Alkanet root before being chopped (Photo by Jennifer Nightingale)

       

Light and dark cutch blocks before being made into powder (Photos by Jennifer Nightingale)

Cutch dye solution

Alkanet root dye solution

Rhubarb root dye solution

CUTCH SAMPLES 

Left: see below Centre: from top – linen, cotton, silk Right: paper samples

From left: no modifier, + acid, + alkali, + copper, + iron (photos by Ross Belton)

Alkanet root produces a less than pleasant aroma when simmered and without a mordant usually gives colours in the grey/green/brown range. The purple dye is best extracted by soaking the root in rubbing alcohol or vodka for several days or even weeks before simmering it for dyeing. However, the dyeing process produces unpleasant fumes and great care must be taken to keep the solution away from naked flames, as it could easily catch fire. And it cannot always be guaranteed to produce purples. (See my earlier post on Alkanet Root for more details.) Unfortunately, using an alum mordant did not guarantee purple either this time, so once again my experiments with alkanet had limited success.

In Japan, the roots of the purple gromwell plant, Lithospermum erythrorhizon, which look very like the roots of Alkanna tinctoria, are used and tend to more reliably produce lavender and purple shades.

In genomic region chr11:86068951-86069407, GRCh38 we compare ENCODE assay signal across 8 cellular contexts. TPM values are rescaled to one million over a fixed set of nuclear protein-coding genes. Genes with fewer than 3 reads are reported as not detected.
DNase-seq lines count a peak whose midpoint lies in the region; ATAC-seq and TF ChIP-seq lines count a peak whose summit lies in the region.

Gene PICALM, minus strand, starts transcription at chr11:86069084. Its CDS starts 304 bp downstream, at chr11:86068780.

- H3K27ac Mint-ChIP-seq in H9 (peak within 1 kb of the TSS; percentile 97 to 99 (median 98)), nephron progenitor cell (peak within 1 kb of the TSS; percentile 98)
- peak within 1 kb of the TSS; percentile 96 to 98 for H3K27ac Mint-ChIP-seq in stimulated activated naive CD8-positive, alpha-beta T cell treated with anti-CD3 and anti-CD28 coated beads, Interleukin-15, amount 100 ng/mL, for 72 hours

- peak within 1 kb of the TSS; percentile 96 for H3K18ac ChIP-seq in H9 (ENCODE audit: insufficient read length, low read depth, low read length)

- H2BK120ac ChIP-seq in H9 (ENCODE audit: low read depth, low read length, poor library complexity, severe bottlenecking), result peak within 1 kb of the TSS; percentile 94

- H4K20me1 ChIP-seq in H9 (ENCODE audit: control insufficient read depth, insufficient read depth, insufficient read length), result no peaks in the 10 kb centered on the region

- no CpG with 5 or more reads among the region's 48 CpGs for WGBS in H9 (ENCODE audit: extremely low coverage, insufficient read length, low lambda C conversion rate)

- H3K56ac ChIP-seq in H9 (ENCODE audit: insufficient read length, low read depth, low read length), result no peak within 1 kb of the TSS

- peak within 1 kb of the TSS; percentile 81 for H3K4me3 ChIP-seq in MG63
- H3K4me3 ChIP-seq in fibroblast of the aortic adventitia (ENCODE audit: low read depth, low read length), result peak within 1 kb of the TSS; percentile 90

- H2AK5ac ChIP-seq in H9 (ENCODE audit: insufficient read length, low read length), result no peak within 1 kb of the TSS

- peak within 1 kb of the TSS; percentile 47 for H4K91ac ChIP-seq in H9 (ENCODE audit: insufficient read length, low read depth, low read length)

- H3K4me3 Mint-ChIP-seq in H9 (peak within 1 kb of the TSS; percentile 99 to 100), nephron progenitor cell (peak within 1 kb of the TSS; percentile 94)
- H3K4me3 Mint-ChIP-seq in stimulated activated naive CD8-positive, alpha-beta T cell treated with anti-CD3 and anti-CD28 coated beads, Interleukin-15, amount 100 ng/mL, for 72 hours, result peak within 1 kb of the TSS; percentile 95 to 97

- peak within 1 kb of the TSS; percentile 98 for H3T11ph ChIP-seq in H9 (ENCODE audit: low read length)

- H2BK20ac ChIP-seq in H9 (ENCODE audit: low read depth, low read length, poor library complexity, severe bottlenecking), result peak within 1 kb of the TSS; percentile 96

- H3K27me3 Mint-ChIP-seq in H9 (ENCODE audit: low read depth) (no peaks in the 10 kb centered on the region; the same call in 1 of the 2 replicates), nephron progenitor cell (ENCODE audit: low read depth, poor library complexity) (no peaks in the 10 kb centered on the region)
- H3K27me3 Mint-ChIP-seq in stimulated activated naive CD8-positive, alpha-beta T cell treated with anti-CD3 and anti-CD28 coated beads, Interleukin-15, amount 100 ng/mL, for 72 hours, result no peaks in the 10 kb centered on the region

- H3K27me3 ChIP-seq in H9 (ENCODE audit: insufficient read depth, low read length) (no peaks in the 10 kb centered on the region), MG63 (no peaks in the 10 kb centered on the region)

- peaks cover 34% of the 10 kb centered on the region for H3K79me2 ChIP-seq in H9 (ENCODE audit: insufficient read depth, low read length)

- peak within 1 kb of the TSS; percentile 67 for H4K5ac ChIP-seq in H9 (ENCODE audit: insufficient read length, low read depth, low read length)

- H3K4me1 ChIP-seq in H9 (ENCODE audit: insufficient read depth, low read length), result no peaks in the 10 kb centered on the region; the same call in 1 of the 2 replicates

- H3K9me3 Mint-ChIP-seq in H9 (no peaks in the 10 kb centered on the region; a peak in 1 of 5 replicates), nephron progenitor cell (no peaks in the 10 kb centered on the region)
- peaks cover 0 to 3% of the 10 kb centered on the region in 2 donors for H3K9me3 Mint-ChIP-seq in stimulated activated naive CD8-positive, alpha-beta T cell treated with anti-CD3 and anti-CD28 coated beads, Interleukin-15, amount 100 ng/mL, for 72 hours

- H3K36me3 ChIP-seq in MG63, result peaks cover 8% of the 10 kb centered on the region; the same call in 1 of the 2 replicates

ALKANET ROOT SAMPLES

Left: as above for cutch Centre: from top – linen, cotton, silk Right: paper sample

From left: as above for cutch (Photos by Ross Belton)

Rhubarb root is always interesting to use, as it reacts so positively to the modifiers and a wide range of shades can be achieved. And as an added bonus it doesn’t smell unpleasant either.

RHUBARB ROOT SAMPLES

Left: paper samples Centre: from top – linen, cotton, silk Right: as for cutch

From left: as above for cutch (Photos by Ross Belton)

Part of each session is devoted to assembling the dried samples from the previous month onto sample cards and it is always a pleasure to see the results from each session.

The tasks of mordanting and preparing samples is also ongoing and at this session we treated animal fibres with a rhubarb leaf base and also mordanted more fibres with tannin. We will be using these samples at a later date.

 

One-year natural dyeing course at Ditchling Museum: 2nd session

Sunday, May 27th, 2018

At the second session of this course we continued washing animal and vegetable fibres and mordanting them with aluminium and tannin.